Electric Vehicle Sales in US To Hit Record 9% of all Passenger Vehicles Sold This Year, Lags Behind China and Germany

The electric vehicle (EV) market in the United States is poised to achieve a historic milestone this year, with projections indicating that EV sales will reach a record 9% of all passenger vehicles sold. This marks a notable increase from the 7.3% share observed in 2022. Atlas Public Policy predicts that over 1 million EVs will be sold in the U.S. in 2023, potentially reaching between 1.3 million and 1.4 million units, signifying the first time such numbers have been achieved in a single calendar year.

Despite this progress, the U.S. still lags behind other nations such as China, Germany, and Norway in terms of EV adoption. China leads the way with EVs comprising 33% of sales, Germany with 35%, and Norway an impressive 90% in the first half of 2023. These countries attribute their success to ambitious government emissions targets, incentives, and subsidies, along with affordable EV options.

In the U.S., a decline in EV prices has been a pivotal factor in driving adoption. Tesla, a major player in the EV market, has consistently reduced prices for its popular vehicles throughout the year, prompting other automakers to follow suit. Increased incentives and discounts from dealers, coupled with the benefits of the Inflation Reduction Act, which raised tax credits for qualifying EV purchases, have further contributed to making EVs more accessible to consumers.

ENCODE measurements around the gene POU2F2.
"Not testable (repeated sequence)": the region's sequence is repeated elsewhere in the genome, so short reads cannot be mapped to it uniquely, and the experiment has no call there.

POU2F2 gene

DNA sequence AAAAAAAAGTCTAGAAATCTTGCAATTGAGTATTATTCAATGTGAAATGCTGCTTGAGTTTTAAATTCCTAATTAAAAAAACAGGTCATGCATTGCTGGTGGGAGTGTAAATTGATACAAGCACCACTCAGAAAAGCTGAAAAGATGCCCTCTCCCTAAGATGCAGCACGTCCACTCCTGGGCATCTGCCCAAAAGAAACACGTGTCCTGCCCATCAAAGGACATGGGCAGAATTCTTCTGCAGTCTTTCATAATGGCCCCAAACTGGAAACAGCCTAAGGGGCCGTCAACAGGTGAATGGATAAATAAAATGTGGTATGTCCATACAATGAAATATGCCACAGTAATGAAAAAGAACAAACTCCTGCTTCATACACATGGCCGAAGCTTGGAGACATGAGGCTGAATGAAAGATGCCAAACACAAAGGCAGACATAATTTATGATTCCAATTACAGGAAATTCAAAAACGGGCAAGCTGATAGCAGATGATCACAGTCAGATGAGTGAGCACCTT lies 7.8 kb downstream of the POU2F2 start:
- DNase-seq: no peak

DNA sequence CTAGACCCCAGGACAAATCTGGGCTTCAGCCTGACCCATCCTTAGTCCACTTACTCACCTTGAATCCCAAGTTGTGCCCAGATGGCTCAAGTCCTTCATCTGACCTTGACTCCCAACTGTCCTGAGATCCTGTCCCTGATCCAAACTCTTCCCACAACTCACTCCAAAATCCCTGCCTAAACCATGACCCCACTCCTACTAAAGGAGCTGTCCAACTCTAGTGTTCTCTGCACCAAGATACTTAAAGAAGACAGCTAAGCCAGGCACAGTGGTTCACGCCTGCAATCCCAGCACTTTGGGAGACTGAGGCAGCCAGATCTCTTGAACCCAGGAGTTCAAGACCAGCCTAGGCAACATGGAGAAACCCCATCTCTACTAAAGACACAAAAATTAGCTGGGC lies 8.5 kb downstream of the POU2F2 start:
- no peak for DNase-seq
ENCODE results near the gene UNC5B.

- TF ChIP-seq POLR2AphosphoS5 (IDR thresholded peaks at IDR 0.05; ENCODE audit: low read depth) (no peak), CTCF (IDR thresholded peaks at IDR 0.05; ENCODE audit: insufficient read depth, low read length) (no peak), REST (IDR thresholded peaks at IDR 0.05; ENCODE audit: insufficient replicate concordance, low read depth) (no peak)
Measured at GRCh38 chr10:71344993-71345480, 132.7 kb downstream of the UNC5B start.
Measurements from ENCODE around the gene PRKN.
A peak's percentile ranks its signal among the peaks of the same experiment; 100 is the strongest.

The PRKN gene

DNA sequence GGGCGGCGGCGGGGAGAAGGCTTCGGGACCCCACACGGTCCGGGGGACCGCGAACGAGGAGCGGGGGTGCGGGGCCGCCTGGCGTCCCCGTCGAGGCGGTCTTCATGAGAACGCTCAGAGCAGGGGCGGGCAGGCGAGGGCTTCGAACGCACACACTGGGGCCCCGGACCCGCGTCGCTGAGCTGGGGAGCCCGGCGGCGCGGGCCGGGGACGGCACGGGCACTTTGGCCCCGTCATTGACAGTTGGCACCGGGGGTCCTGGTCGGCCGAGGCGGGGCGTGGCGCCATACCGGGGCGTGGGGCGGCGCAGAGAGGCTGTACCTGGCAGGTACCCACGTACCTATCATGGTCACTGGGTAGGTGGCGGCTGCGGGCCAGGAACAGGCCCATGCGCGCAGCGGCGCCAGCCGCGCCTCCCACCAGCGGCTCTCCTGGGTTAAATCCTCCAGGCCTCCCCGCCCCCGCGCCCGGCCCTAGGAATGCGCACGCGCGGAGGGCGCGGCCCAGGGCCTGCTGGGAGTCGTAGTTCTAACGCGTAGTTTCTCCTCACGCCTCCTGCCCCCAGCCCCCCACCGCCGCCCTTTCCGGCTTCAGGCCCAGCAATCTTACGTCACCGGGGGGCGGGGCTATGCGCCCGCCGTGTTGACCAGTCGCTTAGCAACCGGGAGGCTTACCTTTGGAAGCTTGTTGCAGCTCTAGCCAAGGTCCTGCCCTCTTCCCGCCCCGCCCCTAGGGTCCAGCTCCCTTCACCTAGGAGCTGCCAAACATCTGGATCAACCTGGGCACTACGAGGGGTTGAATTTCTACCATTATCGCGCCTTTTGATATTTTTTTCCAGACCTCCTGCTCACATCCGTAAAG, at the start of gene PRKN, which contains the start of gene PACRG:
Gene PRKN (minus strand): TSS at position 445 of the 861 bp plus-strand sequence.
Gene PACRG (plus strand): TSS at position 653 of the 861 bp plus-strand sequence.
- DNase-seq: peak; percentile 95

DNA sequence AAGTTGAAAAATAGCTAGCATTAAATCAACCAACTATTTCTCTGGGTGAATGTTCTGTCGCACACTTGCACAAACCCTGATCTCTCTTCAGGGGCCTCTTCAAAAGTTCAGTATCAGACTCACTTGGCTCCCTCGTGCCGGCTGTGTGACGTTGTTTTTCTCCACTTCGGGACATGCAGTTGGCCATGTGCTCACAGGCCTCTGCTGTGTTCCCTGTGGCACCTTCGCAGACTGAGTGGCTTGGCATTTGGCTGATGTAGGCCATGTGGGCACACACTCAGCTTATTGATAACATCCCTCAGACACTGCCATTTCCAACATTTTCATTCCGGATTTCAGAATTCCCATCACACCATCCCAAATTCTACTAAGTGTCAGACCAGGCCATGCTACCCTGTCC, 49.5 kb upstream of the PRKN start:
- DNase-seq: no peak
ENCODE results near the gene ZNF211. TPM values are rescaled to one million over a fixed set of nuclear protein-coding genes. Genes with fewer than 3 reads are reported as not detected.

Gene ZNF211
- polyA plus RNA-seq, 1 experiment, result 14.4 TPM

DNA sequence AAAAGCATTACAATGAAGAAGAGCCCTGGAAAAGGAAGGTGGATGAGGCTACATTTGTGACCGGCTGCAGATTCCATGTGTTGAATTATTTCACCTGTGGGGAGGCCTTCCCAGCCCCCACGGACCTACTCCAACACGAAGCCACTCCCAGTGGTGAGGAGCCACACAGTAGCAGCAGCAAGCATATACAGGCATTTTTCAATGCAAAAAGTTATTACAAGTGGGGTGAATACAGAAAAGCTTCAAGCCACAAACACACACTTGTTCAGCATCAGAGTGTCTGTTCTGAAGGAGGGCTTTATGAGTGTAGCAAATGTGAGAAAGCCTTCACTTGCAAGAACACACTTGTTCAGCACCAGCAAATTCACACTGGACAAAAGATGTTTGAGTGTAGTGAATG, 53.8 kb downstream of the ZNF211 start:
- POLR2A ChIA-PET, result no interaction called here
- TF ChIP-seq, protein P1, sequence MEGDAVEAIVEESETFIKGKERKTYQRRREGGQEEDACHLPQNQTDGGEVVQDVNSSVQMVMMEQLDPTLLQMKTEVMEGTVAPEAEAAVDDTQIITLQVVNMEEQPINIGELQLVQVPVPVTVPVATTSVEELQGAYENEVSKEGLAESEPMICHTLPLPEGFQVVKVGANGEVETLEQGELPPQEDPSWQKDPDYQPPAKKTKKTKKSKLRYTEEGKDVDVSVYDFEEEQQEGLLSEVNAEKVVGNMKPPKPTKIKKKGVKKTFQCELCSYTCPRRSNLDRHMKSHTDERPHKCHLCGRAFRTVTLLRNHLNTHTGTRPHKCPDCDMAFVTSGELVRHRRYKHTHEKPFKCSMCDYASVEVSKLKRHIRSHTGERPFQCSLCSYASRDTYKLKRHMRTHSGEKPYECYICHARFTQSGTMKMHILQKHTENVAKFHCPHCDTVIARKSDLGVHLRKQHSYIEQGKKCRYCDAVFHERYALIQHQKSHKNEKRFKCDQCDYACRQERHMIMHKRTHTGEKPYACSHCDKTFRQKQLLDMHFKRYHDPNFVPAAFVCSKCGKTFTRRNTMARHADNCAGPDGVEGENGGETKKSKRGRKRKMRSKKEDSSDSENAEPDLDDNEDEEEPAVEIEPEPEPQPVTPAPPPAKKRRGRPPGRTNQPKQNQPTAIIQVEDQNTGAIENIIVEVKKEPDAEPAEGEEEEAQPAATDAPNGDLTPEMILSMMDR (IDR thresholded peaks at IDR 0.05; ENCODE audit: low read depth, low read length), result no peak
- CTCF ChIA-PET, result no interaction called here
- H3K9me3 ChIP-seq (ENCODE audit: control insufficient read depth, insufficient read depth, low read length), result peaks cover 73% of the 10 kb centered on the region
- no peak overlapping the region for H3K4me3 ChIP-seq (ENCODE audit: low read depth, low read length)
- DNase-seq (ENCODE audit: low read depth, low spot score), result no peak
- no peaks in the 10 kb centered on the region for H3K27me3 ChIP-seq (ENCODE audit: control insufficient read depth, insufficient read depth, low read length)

The reduction in electric car battery costs, driven by the decreasing prices of critical materials like lithium, has also played a role in making EVs more affordable. Despite these positive trends, challenges persist, particularly in addressing disparities among potential buyers. Early EV adopters tended to be higher-income individuals with the ability to charge their vehicles at home, creating a need for the industry to address these discrepancies as it targets a broader consumer base.

Barriers to widespread EV adoption include concerns about unreliable and inaccessible public charging infrastructure and the upfront cost differential compared to traditional vehicles. Although the average cost of new EVs has decreased, it still stands at $3,826 more than traditional cars. Initiatives like the adoption of Tesla’s charging technology by major automakers aim to alleviate charging concerns, but substantial changes are not expected until the next few years.

While the U.S. auto industry faces challenges such as concerns over a potential EV market slowdown, some domestic automakers are scaling back electrification targets. In contrast, several non-domestic companies, particularly Chinese EV-makers like BYD, are entering or expanding their presence in the U.S. market. Additionally, some U.S. states, including California, Washington, and New Jersey, have set ambitious targets for zero-emission vehicle sales, further influencing the trajectory of the EV market in the coming years.

Source: Associated Press

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